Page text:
According to 2010 statistics from the National Institute on Drug Abuse, 2.4 million Americans used a prescription drug non-medically for the first time. As is common in these cases, many of these individuals, unfortunately, began a dangerous addiction to the medication. There are also a number of other drugs that can lead to addiction, including heroin, cocaine and marijuana. If you know that you’re addicted to drugs, there are several ways to overcome your dependence on these substances and reclaim your life.
One of the first and most important things you must do is decide that you want to change. This is easier said than done, since addiction is very powerful and has likely taken over every part of your life. You’ll need to be honest about the ways that the addiction has negatively affected your life. Think about the ways that your substance dependence has alienated you from family and friends, or caused you to perform poorly at your job. Tell yourself the truth about how drug abuse has caused a decline in your health and altered your appearance.
Decide You Want to Change
Tell yourself the truth about why you started doing drugs in the first place. Were you trying to fit in with friends? Did you feel that the drugs would make you more confident or outgoing? Were you depressed and looking for a way to avoid your feelings? When you determine the cause(s) of your drug addiction, you’ll be more successful at becoming drug free–and staying that way.
Now it’s time to put all your goals in writing. When do you want to be completely drug-free? What would you like to do with your life once you’re completely drug-free? Write all these things down, so you can refer to it every day. Remove all the items that remind you of your drug addiction from your home. Tell all your loved ones and friends that you plan to quit using drugs so that you can get the support you need. Your family and friends will also make you accountable for the choice you’ve made to be drug-free–this is especially important on the days when you’re very tempted to use your drug of choice again.
Is Rehab Right for You?
Once you make the decision to recover from your addiction, you’ll need to decide if spending time in a rehabilitation center is the right choice for you. The Rehab Info website asserts that in 2009, 23.5 million people in the U.S. had a drug or alcohol addiction. However, only 2.1 million individuals went to rehab for treatment. This could be due to the fact that many people want to beat the addiction on their own or can’t afford to go to a rehabilitation center. If you think that you can’t become drug-free on your own, you should seriously consider going to rehab. If you feel that your road to recovery will be more successful if you are constantly around family and friends who love and support you, then this is the best method.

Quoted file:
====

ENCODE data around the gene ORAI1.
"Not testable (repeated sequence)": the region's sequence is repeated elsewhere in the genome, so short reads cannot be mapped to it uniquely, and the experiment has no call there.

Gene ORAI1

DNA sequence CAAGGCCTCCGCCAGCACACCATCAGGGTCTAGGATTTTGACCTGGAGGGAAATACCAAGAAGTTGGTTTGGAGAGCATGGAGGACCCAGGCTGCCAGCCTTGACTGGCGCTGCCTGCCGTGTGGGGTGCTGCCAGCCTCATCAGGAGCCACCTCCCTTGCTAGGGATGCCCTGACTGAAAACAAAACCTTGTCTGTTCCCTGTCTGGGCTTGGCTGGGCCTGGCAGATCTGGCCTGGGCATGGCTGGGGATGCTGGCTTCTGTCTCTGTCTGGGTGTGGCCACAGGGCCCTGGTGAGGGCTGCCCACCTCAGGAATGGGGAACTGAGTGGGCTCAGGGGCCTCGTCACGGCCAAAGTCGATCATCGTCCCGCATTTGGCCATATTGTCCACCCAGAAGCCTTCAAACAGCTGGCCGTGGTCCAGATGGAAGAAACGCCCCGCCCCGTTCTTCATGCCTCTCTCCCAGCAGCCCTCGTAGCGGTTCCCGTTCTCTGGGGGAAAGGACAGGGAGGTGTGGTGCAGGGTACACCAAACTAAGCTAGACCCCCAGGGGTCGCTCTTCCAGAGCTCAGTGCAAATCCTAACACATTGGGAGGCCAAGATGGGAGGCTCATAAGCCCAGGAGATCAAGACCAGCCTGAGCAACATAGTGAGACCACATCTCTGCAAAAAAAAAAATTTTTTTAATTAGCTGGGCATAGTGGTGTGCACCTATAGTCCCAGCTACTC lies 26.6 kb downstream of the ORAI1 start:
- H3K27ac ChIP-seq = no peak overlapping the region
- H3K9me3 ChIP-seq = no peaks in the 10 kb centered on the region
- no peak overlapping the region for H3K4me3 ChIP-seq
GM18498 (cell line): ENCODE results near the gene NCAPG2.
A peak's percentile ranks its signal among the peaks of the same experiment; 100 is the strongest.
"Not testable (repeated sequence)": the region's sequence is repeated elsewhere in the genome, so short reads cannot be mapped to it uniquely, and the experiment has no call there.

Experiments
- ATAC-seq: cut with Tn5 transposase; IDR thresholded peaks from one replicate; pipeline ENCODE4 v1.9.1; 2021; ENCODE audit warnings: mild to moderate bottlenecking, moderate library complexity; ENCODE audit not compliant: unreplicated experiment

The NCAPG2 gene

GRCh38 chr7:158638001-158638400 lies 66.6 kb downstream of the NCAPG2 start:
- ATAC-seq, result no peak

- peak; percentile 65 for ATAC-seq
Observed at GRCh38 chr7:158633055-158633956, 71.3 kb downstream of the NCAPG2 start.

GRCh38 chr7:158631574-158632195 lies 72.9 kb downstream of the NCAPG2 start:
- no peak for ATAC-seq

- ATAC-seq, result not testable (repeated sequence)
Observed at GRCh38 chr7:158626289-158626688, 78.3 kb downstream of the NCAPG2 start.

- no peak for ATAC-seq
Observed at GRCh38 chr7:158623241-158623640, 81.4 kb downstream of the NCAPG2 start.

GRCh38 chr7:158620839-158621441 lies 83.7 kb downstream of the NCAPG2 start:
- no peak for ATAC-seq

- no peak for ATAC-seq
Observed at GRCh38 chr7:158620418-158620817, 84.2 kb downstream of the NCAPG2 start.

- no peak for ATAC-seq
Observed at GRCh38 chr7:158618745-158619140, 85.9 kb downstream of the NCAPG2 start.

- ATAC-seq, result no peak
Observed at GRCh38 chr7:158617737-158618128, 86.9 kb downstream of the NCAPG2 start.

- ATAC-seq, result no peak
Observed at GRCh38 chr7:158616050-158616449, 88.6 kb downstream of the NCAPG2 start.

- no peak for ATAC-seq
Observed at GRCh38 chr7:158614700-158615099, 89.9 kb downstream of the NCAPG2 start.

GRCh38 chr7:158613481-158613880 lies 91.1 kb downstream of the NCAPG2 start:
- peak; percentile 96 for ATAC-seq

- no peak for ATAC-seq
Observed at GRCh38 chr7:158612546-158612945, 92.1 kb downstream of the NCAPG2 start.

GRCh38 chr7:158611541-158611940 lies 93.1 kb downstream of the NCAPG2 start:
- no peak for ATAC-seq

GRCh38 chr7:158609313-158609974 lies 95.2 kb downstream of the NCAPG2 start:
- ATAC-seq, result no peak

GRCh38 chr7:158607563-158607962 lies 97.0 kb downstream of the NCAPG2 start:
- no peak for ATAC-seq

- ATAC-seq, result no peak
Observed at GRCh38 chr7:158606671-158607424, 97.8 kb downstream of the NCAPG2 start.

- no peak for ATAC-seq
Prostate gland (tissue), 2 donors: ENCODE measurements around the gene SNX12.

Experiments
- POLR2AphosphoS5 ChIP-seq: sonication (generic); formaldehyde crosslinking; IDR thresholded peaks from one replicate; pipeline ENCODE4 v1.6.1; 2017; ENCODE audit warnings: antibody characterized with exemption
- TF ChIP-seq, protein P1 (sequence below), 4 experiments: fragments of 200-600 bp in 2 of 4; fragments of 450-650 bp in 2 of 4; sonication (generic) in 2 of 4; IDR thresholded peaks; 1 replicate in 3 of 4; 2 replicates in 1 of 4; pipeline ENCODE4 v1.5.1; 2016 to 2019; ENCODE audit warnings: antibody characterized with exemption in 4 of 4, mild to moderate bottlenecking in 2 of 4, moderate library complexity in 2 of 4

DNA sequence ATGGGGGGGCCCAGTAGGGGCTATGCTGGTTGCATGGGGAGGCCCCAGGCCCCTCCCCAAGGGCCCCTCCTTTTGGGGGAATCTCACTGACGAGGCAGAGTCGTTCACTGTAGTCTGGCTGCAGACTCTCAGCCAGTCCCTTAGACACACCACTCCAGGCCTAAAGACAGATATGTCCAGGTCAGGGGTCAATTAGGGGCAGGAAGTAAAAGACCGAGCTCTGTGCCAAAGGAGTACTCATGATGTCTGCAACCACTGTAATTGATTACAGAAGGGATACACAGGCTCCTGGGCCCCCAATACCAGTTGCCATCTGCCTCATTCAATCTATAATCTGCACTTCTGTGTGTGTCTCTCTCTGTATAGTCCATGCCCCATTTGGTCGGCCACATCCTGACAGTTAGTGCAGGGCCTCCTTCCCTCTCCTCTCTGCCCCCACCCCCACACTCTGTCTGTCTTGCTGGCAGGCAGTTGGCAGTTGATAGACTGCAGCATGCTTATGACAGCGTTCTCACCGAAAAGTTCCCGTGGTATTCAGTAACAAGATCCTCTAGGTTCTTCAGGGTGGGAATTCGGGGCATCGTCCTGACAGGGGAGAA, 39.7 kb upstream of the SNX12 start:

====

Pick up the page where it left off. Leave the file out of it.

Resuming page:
Dealing with Withdrawals
With drug recovery comes withdrawal symptoms. Depending on what substance you have been addicted to and how long you’ve been using the drug, your withdrawal symptoms could range from mildly uncomfortable to extremely severe. In order to beat your addiction, you’ll need to prepare your mind and body for the withdrawal phase of recovery.
Drink plenty of water to flush out your system and prevent constipation and headaches. According to Yahoo Voices, a water flush is especially effective for overcoming addictions to anti-psychotic, antidepressants and anti-anxiety medications.
It’s also important to eat lots of healthy foods like raw fruits and vegetables that will replenish the body and give you the nutrients and vitamins that your body has lost during your addiction. Eating whole grains and taking a fiber supplement will also help you to get over your withdrawal symptoms.
A number of herbal teas and supplements can also help you to conquer a drug addiction. Milk thistle cleanses the liver and removes the remnants of the drug from the body, as does soy lecithin and dandelion root. Teas like chamomile and peppermint also help to relax the nervous system, which will help you to manage the jittery feelings that come from substance withdrawal.
Begin Your New Life
Now that you can feel the difference in your mind and body as a result of your commitment to end your drug addiction, it’s time to start enjoying your life again. Do something you’ve always wanted to do, like go skydiving or snorkeling. Throw a recovery party for yourself and invite all the people who have been by your side through your process of becoming free of addiction. Remodel your home, or move to a new place. Decide what will truly make you happy in your new life and go after it. When you do all you can to beat your addiction, you’ll be much more likely to stay drug-free.